GEORGE CASTLE: Buehrle the best role-model for post-surgery Danks

2013-04-23T19:00:00Z 2013-05-06T21:45:14Z GEORGE CASTLE: Buehrle the best role-model for post-surgery DanksGeorge Castle On the White Sox
April 23, 2013 7:00 pm  • 

CHICAGO | That wasn’t a bad name dropped by both John Danks and Don Cooper Tuesday afternoon at rainy U.S. Cellular Field.

The beloved Mark Buehrle has been gone for two years, but his influence lives on. And when Danks said he needs to learn how to pitch in recovering from mid-2012 shoulder surgery, Buehrle is the first example brought up.

The beloved former White Sox ace, now plying his trade in Toronto, was a wise counselor for years for locker-mate Danks. His advice, and more importantly, his role-model status as a pitching craftsman, will never come into play more as Danks tries to complete his comeback.

“It’s about pitching, and pitchability and hitting locations and changing speeds,” Sox pitching coach Cooper said as team personnel peeled out of the locker room just after the rainout with the Cleveland Indians was announced.

“We’ve had guys here that do that at 95 mph,” he said. “We had Buehrle who did that at 83. So John’s going to be a little bit more (possessing) pitchability like a Buehrle. That’s the best example for everybody here because they all know Buehrle. Buehrle at one time was 88, 89, 90. The last three, four years he was 82, 83, but he still found a way to do it.”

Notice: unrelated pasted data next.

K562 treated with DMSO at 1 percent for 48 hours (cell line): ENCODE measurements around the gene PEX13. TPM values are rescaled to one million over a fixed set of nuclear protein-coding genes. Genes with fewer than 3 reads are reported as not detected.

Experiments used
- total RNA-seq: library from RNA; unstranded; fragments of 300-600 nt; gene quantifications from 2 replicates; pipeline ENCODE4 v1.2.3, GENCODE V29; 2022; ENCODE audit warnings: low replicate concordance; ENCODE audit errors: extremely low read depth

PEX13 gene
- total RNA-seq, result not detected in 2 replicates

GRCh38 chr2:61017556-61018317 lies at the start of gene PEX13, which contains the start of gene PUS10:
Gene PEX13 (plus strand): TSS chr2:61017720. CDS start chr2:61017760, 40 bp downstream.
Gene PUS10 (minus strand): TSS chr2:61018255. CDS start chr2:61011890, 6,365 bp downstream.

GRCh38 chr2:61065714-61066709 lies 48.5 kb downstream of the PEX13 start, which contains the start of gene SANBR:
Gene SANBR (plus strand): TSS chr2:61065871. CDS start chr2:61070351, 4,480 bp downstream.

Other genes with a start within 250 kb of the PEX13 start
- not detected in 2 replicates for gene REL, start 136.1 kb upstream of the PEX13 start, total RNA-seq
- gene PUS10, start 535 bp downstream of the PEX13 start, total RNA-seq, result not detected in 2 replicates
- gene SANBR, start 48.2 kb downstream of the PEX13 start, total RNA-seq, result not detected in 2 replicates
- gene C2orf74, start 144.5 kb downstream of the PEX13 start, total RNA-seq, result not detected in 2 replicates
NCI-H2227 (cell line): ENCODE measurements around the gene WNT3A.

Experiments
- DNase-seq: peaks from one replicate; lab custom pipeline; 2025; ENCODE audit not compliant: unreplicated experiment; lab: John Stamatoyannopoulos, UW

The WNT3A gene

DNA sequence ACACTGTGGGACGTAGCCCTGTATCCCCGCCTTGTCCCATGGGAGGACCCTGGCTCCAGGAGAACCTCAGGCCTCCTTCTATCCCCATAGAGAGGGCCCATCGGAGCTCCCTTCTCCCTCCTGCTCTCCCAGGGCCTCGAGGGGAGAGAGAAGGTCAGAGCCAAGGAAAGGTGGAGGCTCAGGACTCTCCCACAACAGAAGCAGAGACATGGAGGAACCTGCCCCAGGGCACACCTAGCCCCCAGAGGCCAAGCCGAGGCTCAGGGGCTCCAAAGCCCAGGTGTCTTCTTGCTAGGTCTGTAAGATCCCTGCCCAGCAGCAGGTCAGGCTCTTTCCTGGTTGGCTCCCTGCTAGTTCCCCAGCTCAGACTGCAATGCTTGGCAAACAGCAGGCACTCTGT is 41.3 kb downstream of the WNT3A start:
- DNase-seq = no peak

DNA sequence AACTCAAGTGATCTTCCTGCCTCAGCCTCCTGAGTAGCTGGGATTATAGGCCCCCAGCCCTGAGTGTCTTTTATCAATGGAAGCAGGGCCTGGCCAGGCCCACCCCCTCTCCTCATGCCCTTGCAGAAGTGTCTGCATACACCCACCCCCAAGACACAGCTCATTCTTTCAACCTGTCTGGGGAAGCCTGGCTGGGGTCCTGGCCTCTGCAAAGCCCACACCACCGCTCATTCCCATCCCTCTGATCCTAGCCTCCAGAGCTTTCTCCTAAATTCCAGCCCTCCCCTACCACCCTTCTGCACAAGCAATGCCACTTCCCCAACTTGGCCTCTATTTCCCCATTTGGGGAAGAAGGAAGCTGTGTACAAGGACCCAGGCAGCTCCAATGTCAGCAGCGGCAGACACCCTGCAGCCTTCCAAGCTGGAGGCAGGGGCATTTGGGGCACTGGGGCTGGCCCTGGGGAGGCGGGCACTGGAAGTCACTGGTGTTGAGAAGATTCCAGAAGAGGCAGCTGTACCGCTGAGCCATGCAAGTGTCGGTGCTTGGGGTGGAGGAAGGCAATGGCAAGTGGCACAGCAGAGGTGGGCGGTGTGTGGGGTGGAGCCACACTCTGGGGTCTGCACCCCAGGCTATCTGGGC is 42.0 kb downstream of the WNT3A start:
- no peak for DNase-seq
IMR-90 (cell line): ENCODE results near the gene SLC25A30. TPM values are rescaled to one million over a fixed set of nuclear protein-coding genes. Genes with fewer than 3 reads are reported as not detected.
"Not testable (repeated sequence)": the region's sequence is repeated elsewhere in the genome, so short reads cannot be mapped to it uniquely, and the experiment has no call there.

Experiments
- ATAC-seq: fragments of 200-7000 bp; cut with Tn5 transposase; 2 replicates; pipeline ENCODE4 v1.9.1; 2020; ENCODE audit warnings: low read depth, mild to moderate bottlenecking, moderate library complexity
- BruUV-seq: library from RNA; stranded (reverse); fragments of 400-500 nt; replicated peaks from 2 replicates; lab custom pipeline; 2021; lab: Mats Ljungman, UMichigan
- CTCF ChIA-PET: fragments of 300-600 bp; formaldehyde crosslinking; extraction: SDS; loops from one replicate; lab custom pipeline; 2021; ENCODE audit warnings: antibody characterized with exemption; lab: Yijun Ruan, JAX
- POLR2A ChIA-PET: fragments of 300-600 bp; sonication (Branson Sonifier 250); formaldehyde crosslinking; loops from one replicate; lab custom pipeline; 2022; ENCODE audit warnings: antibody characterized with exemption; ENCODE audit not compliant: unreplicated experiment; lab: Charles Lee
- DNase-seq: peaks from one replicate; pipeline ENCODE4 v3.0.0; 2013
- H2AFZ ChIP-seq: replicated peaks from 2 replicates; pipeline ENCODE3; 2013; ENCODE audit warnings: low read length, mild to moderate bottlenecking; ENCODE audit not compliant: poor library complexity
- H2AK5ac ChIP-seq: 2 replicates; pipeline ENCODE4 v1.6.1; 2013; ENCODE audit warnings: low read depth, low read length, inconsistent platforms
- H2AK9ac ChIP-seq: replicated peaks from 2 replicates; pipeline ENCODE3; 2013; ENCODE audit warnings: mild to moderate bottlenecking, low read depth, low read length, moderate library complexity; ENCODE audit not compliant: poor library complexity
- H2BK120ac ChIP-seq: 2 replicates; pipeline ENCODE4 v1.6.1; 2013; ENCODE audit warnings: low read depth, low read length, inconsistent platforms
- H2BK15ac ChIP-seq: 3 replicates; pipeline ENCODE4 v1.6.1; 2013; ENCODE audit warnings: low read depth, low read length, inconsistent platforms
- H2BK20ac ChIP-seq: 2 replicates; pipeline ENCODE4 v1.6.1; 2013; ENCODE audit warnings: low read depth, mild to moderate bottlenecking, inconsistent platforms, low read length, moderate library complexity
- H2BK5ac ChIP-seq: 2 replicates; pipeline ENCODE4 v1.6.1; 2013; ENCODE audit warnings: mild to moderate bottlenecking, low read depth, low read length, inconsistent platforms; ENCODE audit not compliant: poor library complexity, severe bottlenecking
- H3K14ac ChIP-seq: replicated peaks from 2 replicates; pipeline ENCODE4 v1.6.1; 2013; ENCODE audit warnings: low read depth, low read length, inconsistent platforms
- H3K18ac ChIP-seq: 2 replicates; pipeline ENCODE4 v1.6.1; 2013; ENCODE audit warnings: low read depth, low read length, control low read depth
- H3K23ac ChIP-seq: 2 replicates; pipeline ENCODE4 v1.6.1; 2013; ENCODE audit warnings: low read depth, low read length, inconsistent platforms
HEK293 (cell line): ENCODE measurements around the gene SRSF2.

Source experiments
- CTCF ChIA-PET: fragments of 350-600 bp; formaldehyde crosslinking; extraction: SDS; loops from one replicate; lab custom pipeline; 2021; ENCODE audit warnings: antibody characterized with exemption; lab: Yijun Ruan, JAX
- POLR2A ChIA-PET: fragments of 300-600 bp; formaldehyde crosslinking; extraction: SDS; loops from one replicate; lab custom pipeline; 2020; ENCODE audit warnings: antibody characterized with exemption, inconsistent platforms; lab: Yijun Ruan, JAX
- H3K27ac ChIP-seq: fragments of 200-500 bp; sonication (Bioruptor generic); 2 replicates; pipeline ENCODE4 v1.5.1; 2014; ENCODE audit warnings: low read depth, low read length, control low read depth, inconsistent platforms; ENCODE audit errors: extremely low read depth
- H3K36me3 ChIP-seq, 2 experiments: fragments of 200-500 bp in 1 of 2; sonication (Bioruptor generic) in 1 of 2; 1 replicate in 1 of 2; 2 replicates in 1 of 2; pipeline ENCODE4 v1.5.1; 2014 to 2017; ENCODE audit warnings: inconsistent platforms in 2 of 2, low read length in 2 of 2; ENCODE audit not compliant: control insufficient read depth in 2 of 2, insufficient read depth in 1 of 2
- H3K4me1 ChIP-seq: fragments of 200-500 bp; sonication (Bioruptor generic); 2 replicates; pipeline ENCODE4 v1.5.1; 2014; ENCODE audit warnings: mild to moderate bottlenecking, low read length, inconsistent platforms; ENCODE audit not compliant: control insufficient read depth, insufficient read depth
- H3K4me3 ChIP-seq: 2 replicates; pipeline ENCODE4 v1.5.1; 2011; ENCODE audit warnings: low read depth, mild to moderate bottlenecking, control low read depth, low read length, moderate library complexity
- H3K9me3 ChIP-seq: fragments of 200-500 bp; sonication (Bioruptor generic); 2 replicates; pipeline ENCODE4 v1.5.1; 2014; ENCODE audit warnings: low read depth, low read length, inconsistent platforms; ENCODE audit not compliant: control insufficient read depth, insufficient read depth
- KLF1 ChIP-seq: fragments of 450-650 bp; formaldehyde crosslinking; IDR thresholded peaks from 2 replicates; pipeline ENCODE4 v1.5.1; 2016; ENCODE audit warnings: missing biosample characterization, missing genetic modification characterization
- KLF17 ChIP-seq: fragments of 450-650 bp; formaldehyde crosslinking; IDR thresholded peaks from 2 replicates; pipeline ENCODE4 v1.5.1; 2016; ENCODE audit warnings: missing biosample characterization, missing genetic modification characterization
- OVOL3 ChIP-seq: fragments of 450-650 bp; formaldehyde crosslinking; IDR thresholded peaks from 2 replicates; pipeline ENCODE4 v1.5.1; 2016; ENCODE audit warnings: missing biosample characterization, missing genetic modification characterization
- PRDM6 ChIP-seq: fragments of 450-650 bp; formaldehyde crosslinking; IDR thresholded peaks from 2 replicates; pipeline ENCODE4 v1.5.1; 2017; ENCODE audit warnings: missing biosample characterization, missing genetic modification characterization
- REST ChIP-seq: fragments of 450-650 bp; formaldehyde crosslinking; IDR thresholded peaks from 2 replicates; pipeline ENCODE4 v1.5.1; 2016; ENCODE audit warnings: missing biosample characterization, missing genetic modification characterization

Tommy John surgery restores elbows good as new, sometimes better, where velocity is concerned. In contrast, shoulder operations aren’t as refined or certain in their outcome.

And there’s a baseball-length tradition of the crafty lefty, working until he’s 40 or beyond, nipping a corner here, cutting a pitch there, frustrating hitters into corkscrew swings. You don’t hear the same descriptions of aging right handers.

Now Danks will have to pay even more attention to Buehrle.

“Mark and I have talked a little bit,” said Danks. “It’s not so much pitching, just BS’ing, bouncing stuff off each other. We’re buddies, and we’ll bounce ideas off each other.”

One quality the 27-year-old lefty must learn from Buehrle’s example is patience.

“Not even a little bit,” Danks replied when asked if patience is one of his virtues. “That’s been the hardest part. It’s tough to watch, especially toward the end of the season when we were in it. I was just a cheerleader.”

Patience has to dominate in his recovery. “I think he’s forced to learn it,” Cooper said.

The process by which Danks returns to the Sox rotation is grinding slowly. He’ll have another extended spring-training start in Arizona Thursday before returning to U.S. Cellular Field.

“We’ve got to be economical, we’ve got to be able to command and change speeds,” he said. “John’s got a good changeup and we’re going to have to tighten it up. Right now he’s still climbing.”

As a Blue Jay, Buehrle is a league competitor of Danks. Suffice to say, longtime relationships will be firmer than any team rivalries. Whatever pitcher Danks becomes at slower speeds likely will include the influence of an old, loyal friend.

This column solely represents the writer’s opinion. Reach him at

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